Alan Blueford FAQ

Q. Who was Alan Blueford?
A. Alan was a just-turned 18 year old high school student attending
Skyline High School in Oakland, CA. His parents are Adam and Jeralyn

Q. When and where was Alan Blueford killed?
A. Alan was killed at approximately 12:05 AM on May 6th, 2012, in the
driveway of 9230 Birch St, Oakland, CA.

Q. Who killed him, and how?
A. Oakland Policeman Miguel Masso fired three bullets at Alan, one
striking his shoulder, one his right chest, and one close to the heart.

Q. What happened?
A. Officer Masso and his partner stopped Alan and two friends as they
were walking on 90th St. After being stopped, for reasons unknown,
Alan decided to run. Officer Masso decided to chase him. The chase
went on for approximately four blocks until Allan and Officer Masso
arrived at 9230 Birch. At this point accounts diverge. Either Alan was
shot once, stumbled into driveway, and was shot twice more while lying
on his back, or he stumbled into a gate, fell into the driveway and
was then shot three times while lying on his back.

Q. What were Alan’s last words?
A. According to multiple witnesses Alan said “I didn’t do anything!”

Q. Did Alan have a gun?
A. There is no conclusive evidence one way or another. A gun was
found long after Alan was killed, 20 feet away from Alan’s body up an
inclined driveway. Despite multiple witnesses present, none reported
seeing a gun move from where Alan lay to the location where the gun
was found.

Q. Did witnesses say that Alan had a gun?
A. Most did not say anything one way or the other in their signed statements. Some of the witnesses are immigrants who may be concerned about their own safety. It was dark, things happened quickly, and multiple shots were fired by the policeman, leading understandably to confusion. We do know that Officer Masso said to his partner after-the-fact “I swear he had a gun!”  An odd turn of
phrase if Masso was sure Alan had a gun.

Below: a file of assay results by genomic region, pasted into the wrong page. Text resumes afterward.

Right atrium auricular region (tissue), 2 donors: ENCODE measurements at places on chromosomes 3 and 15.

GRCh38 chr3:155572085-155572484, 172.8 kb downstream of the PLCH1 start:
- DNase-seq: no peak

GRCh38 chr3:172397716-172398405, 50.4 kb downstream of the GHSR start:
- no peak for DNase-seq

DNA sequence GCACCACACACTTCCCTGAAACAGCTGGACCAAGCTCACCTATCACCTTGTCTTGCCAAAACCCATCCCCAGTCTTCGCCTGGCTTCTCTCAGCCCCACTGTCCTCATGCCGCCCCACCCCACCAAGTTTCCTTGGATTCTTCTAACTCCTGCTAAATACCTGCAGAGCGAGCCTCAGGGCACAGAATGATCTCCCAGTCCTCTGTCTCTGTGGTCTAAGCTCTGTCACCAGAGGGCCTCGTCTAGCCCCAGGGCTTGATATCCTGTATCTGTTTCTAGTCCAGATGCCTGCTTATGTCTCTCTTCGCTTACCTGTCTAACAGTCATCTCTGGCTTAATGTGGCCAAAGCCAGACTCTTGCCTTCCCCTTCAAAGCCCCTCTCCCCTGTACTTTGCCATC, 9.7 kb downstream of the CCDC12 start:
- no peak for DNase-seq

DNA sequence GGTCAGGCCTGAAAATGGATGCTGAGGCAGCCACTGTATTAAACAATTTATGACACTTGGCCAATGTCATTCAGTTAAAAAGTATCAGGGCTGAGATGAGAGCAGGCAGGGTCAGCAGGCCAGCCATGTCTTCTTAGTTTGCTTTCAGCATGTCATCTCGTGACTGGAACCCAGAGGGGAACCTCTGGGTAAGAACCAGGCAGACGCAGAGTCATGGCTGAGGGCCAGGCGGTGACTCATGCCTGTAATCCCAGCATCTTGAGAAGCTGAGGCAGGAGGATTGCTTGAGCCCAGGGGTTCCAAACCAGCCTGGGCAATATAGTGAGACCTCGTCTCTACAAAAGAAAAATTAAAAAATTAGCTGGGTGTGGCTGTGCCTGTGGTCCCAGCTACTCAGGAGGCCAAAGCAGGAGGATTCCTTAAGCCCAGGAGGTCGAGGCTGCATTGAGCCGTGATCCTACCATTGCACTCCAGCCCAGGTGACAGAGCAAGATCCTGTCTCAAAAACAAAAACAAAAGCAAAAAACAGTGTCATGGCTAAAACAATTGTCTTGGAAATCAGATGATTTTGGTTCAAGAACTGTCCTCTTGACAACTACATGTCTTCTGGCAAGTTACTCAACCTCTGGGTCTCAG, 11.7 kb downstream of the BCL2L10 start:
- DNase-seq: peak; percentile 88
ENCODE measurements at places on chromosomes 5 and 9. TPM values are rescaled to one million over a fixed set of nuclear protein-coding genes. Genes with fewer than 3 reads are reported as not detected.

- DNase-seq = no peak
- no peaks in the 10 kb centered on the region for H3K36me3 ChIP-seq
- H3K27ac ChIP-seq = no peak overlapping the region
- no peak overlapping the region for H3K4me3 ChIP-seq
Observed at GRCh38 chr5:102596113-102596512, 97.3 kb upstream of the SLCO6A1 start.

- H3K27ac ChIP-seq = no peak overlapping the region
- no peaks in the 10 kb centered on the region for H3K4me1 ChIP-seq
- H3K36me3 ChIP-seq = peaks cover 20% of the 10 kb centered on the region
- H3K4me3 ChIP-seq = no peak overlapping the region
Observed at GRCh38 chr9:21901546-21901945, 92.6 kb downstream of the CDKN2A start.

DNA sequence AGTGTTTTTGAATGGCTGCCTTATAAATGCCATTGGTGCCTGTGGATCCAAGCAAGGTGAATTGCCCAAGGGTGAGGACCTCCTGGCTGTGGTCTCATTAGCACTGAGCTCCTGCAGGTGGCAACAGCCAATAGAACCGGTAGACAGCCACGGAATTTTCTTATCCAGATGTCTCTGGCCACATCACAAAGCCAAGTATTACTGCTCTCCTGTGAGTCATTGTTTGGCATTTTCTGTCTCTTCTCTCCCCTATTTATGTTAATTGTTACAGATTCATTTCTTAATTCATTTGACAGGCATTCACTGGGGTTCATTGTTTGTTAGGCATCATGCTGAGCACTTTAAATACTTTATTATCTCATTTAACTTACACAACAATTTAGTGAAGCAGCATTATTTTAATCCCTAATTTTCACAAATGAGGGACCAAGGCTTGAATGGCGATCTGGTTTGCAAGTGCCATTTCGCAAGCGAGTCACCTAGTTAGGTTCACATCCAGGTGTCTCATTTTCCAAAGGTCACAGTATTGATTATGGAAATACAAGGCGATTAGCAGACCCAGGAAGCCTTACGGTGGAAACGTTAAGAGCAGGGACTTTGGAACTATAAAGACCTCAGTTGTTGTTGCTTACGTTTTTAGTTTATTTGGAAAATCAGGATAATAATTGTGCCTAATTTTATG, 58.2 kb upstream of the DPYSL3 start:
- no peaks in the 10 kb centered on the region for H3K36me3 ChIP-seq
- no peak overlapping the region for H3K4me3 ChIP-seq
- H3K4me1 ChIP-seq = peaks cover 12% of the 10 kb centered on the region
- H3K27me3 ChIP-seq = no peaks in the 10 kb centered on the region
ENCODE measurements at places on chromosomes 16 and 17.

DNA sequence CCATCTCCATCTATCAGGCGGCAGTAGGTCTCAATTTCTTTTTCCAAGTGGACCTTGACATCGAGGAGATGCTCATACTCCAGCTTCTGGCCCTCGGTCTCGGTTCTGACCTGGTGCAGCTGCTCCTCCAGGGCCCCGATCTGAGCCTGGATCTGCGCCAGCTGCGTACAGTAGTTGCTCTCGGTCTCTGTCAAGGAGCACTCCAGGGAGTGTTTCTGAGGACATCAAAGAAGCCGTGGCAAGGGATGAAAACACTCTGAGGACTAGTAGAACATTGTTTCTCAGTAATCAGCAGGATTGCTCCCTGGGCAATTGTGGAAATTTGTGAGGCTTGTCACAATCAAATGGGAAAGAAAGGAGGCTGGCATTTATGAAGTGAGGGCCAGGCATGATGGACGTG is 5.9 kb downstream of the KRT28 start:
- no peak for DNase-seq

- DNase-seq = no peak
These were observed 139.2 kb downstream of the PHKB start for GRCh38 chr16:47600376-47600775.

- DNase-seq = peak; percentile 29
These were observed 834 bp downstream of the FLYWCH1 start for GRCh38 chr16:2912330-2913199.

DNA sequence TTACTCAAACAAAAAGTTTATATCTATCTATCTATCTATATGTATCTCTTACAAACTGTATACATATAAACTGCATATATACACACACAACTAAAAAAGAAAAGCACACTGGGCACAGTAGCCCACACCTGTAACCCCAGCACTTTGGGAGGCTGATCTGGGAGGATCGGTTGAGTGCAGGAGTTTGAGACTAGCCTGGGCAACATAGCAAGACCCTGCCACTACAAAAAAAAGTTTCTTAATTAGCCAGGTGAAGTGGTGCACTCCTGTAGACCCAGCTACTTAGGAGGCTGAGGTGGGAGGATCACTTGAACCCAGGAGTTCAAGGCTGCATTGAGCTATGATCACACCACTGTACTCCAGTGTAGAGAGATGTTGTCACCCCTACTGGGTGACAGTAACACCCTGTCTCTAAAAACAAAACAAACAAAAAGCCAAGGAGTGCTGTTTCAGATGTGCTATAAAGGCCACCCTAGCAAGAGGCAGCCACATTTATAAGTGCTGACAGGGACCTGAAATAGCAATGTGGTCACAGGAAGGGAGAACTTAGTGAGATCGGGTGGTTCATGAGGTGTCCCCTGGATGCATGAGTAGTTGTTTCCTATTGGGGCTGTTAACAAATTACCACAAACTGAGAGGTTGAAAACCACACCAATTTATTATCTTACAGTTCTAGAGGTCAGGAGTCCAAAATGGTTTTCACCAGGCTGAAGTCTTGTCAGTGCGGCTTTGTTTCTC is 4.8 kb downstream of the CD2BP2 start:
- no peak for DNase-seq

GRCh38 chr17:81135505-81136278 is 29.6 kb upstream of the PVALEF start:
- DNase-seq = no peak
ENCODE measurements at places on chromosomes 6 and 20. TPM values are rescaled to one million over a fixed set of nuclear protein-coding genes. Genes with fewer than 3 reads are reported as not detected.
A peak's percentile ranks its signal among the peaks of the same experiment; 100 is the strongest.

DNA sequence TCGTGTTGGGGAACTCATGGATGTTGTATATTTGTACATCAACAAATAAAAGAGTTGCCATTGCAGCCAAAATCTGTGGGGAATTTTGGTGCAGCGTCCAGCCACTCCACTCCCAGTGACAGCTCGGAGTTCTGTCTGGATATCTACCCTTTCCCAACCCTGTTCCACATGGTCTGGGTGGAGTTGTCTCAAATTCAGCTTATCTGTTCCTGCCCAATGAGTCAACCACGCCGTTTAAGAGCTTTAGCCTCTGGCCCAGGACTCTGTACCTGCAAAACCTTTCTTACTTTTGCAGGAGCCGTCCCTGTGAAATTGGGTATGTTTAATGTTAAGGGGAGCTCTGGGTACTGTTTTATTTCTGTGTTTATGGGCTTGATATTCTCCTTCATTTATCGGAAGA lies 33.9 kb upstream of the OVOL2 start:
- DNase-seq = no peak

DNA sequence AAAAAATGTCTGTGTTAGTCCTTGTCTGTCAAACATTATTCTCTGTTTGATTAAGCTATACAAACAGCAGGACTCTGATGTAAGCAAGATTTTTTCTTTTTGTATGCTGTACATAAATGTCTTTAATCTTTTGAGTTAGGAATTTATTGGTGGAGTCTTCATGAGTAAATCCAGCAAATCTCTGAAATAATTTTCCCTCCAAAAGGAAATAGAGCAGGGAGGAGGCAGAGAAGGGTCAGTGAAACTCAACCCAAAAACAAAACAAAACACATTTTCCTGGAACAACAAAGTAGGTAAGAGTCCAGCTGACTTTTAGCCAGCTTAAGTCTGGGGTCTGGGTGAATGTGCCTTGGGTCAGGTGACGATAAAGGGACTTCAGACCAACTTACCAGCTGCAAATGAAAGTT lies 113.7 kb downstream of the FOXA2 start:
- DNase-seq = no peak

Q. Why did Officer Miguel Masso kill Alan Blueford? (Did he have
a good reason to shoot him?)
A. We don’t know exactly why Masso shot Alan. We probably never will.
What we do know is that Officer Masso helped torture a defenseless
prisoner in a NY City jail cell, and then refused to call for medical
attention (this is documented by the NY Police Department).
What we do know is that Officer Masso served as an MP in Iraq.
What we do know is that Officer Masso claimed in his report that he
freaked out, perhaps a minute before he shot Alan, and was unable to
hear or think clearly.

What we do know is that Masso did not have his lapel camera on, in
violation of OPD policy. What was he trying to hide? If we had that
video, many of the questions surrounding the shooting would likely
have been cleared up by now.

What we do know is that 11 of 12 witnesses said that Alan was on the
ground before Masso fired, in sharp contrast to Masso’s statement.
What we do know is that Alan was killed by Masso as the result of a
racist stop and frisk practice built around a discourse labeling all
black and brown young men as dangerous, particularly at night. Many
police departments believe they have a license to kill these young men
whether or not there is an objective reason to believe they are

What we do know is that police are killing unarmed citizens who pose
no immediate threat at an alarming and increasing rate. Over and over
police reports state that an officer “thought he had a weapon” or the
victim was “reaching for his waistband”, only to find out that the
dead victim was shot, sometimes in the back, unarmed.

Q. Is it true Officer Masso shot himself?
A. Yes. Officer Masso fired four shots. One of them ended up going
into his foot.

Q. What did the Coroner’s report have to say about Alan?
A. The Coroner’s report said there was no gun residue on Alan’s
hands, meaning that he never fired a weapon. Nor did he have any
alcohol or drugs in his body.

Q. Was there some issue with the Coroner’s report?
A. Yes. For reasons which are unclear, the Oakland Police demanded
that the Alameda Coroner not release the report. That demand was
honored until the family and supporters created a stink in the press,
held a protest outside the Coroner’s office, and then the family paid
more than $300 in ‘blood money’ as a fee to the Coroner before the
report was released in mid-July.

Q. When did the Blueford family first go to the City Council?
A. In mid-May, a few weeks after Alan’s death.

Q. What happened?
A. Council members, especially President Larry Reid, promised their
help in finding out what had happened to Alan.

Q. Did they get that promised help?
A. No.

Q. What is the Justice 4 Alan Blueford Coalition (JAB)?
A. A group of people who came together to help the Blueford family
obtain the truth. They come from all walks of life and belong to
various existing organizations. It seeks to find justice for Alan and
to try to ensure that no further such murders are allowed to happen.

Q. What has JAB done?
A. JAB has organized two BBQ’s for community awareness, held multiple
press conferences, held a rally in downtown Oakland, gone en-masse
twice to City Council meetings, analyzed the District Attorney’s
report entitled “Investigation of the Shooting Death of Alan